Halloween is a fun time of year, but it can be scary, dangerous, and stressful for your dog.
Make the holiday safer and less stressful for everyone involved by preparing your dog for Halloween.
Implement common sense and safety tips on All Hallow’s Eve and the days and nights before and after.
Evaluate your dog’s personality and temperament and decide if the commotion of Halloween hobgoblins will be too overwhelming and confusing for your pet.
Do not feel guilty if you choose to exclude your dog from the holiday festivities.
The excitement, chaos, and stress of the doorbell ringing nonstop and the endless parade of odd-looking little creatures can be enough to make an ordinarily good-natured dog nervous and irritable.
Naturally protective breeds may mistake jovial trick-or-treaters for genuine threats.
Do not leave your dog unattended outside, even if they are contained inside a fenced yard. Eggs, candy, and other items may be thrown at them and could cause physical harm or be consumed.
Be sure your dog does not have unsupervised access to visitors and vice versa, as mischievous youths may leave fence gates ajar or approach fenced areas.
Prepare a comfortable, secure place for your dog to hang out on Halloween. Most dogs will be content to “miss out” on the festivities and will be happier in the quiet comfort of their homes.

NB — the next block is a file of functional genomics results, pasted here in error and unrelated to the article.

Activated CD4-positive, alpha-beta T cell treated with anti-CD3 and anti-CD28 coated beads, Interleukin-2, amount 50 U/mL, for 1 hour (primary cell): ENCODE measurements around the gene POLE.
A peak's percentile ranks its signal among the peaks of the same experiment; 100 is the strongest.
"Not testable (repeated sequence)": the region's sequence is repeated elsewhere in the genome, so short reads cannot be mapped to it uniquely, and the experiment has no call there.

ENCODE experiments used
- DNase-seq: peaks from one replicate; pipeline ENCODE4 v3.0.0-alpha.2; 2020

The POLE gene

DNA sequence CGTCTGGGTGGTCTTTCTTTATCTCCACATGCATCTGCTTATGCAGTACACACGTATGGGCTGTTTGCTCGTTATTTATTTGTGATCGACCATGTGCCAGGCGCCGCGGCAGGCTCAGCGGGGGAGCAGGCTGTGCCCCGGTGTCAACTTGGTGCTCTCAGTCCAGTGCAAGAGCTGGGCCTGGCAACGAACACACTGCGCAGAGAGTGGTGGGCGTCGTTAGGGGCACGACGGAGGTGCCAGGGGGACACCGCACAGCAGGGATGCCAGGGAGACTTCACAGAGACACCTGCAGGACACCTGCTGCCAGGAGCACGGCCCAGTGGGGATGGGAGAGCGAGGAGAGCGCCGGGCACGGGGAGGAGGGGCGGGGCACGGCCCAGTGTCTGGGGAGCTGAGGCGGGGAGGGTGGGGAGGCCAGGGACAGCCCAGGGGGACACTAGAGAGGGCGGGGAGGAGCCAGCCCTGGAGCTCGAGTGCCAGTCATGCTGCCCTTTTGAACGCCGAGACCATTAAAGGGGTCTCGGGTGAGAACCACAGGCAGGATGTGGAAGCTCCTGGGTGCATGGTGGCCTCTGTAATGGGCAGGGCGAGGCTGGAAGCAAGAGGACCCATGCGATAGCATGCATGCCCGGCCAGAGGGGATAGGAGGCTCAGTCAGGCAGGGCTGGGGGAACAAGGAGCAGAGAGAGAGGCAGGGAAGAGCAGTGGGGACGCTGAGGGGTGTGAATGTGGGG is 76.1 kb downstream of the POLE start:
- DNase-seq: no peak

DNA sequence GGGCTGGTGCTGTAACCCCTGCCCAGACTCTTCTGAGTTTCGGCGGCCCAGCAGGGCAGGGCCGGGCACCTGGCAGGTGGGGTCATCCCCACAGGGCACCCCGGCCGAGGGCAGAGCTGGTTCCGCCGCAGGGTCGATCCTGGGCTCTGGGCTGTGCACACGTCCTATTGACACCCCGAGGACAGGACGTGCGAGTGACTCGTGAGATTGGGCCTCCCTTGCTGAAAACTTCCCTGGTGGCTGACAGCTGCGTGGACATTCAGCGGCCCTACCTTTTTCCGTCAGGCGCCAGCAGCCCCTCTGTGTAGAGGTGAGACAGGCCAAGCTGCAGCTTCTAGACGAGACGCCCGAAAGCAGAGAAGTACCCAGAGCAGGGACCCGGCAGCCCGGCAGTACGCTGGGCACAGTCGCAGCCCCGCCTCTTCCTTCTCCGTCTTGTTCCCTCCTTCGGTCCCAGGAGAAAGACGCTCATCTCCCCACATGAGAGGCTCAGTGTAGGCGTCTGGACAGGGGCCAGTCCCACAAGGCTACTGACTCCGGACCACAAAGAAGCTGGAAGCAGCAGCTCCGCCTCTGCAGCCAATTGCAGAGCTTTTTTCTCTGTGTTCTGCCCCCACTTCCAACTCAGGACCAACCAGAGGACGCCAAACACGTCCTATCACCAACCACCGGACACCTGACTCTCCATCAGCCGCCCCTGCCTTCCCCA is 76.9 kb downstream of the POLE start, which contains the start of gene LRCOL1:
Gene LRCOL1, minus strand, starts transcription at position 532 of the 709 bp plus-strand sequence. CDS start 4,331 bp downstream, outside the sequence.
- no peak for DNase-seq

If your dog is not crate trained, consider keeping them secure in a separate room during peak trick-or-treat hours.
With your dog tucked securely away in another part of the house, give them something tasty to chew. Just because they are secluded from the festivities does not mean they cannot enjoy themselves.
Munching on a special treat will keep them occupied and help reduce stress.
If you insist on taking your dog trick-or-treating, do it only during daylight hours, and be sure your dog has previously been socialized around screaming children.
Put an adult in charge of supervising the dog at all times and be sure they are alert for signs of stress or aggression.
Keep your dog on a leash and never ring a doorbell with your dog at your side. The resident dog and owners may not appreciate this. Wait on the sidewalk with your dog as your children ring the bell.
Do not allow your dog to greet anyone that he appears frightened by, and do not force attention from anyone who seems afraid of your dog.
Usually, good-natured dogs may be leery of children in costumes, so it is a good idea to stop children from hugging or being too forward with your dog while dressed in strange attire.
Some dogs will tolerate wearing a costume, but most find it confusing, uncomfortable, and stressful. If you cannot resist the temptation to dress up your dog, be sure the get-up does not constrict their movement, vision, hearing, breathing, and barking.
If Halloween is a warm day, dressing up your dog may be uncomfortably hot so take this into consideration.
Monitor what your dog eats on Halloween, and do not let anyone feed your dog “treats.” Chocolate is toxic to dogs if enough of it is consumed, and Xylitol is a sweetener used in candy that is also hazardous to your dog’s health.
Other tempting consumable items that can be dangerous are candles, Halloween makeup, candy wrappers, decorations, and small costume accessories.
Being prepared ahead of time for potential doggy hazards that can occur on Halloween will reduce stress for both you and your friend.
Remember that loud mobs of costumed children can be genuinely frightening and traumatic to some dogs. Be aware of your dog’s safety and be sensitive to his stress level so everyone can enjoy a Happy Halloween!